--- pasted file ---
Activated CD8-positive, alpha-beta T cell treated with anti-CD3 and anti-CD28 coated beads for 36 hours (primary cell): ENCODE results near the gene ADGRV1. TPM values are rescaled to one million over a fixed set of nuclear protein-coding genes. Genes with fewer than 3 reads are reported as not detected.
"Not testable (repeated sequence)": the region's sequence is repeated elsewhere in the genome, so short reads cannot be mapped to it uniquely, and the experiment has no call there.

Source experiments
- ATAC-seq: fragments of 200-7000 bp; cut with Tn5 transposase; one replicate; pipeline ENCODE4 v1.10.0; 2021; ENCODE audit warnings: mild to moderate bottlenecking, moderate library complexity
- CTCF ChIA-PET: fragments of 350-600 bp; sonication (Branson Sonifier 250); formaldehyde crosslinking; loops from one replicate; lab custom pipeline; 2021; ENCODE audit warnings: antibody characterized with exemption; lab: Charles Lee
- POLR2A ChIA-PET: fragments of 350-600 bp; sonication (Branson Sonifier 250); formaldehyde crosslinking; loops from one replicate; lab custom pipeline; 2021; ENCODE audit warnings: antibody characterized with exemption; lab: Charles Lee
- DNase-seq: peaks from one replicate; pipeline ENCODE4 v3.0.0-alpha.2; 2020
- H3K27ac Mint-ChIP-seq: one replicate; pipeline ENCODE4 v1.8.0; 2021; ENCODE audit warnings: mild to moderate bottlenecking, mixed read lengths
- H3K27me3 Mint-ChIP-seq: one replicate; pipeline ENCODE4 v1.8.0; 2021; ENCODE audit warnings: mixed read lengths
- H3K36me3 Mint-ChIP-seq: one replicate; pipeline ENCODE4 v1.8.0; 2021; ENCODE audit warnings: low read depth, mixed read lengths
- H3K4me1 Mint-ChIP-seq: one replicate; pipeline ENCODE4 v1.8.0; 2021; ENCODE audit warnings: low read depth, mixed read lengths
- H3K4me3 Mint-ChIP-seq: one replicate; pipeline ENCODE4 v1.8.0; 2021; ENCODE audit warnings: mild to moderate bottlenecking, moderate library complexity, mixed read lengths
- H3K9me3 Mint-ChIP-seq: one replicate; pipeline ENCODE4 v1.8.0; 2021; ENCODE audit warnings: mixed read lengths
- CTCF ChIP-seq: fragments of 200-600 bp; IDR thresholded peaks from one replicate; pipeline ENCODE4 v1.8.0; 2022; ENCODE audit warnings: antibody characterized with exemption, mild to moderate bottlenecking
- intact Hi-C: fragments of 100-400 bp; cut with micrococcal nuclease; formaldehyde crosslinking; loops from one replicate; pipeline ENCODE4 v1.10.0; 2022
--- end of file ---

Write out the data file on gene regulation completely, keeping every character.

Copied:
Activated CD8-positive, alpha-beta T cell treated with anti-CD3 and anti-CD28 coated beads for 36 hours (primary cell): ENCODE results near the gene ADGRV1. TPM values are rescaled to one million over a fixed set of nuclear protein-coding genes. Genes with fewer than 3 reads are reported as not detected.
"Not testable (repeated sequence)": the region's sequence is repeated elsewhere in the genome, so short reads cannot be mapped to it uniquely, and the experiment has no call there.

Source experiments
- ATAC-seq: fragments of 200-7000 bp; cut with Tn5 transposase; one replicate; pipeline ENCODE4 v1.10.0; 2021; ENCODE audit warnings: mild to moderate bottlenecking, moderate library complexity
- CTCF ChIA-PET: fragments of 350-600 bp; sonication (Branson Sonifier 250); formaldehyde crosslinking; loops from one replicate; lab custom pipeline; 2021; ENCODE audit warnings: antibody characterized with exemption; lab: Charles Lee
- POLR2A ChIA-PET: fragments of 350-600 bp; sonication (Branson Sonifier 250); formaldehyde crosslinking; loops from one replicate; lab custom pipeline; 2021; ENCODE audit warnings: antibody characterized with exemption; lab: Charles Lee
- DNase-seq: peaks from one replicate; pipeline ENCODE4 v3.0.0-alpha.2; 2020
- H3K27ac Mint-ChIP-seq: one replicate; pipeline ENCODE4 v1.8.0; 2021; ENCODE audit warnings: mild to moderate bottlenecking, mixed read lengths
- H3K27me3 Mint-ChIP-seq: one replicate; pipeline ENCODE4 v1.8.0; 2021; ENCODE audit warnings: mixed read lengths
- H3K36me3 Mint-ChIP-seq: one replicate; pipeline ENCODE4 v1.8.0; 2021; ENCODE audit warnings: low read depth, mixed read lengths
- H3K4me1 Mint-ChIP-seq: one replicate; pipeline ENCODE4 v1.8.0; 2021; ENCODE audit warnings: low read depth, mixed read lengths
- H3K4me3 Mint-ChIP-seq: one replicate; pipeline ENCODE4 v1.8.0; 2021; ENCODE audit warnings: mild to moderate bottlenecking, moderate library complexity, mixed read lengths
- H3K9me3 Mint-ChIP-seq: one replicate; pipeline ENCODE4 v1.8.0; 2021; ENCODE audit warnings: mixed read lengths
- CTCF ChIP-seq: fragments of 200-600 bp; IDR thresholded peaks from one replicate; pipeline ENCODE4 v1.8.0; 2022; ENCODE audit warnings: antibody characterized with exemption, mild to moderate bottlenecking
- intact Hi-C: fragments of 100-400 bp; cut with micrococcal nuclease; formaldehyde crosslinking; loops from one replicate; pipeline ENCODE4 v1.10.0; 2022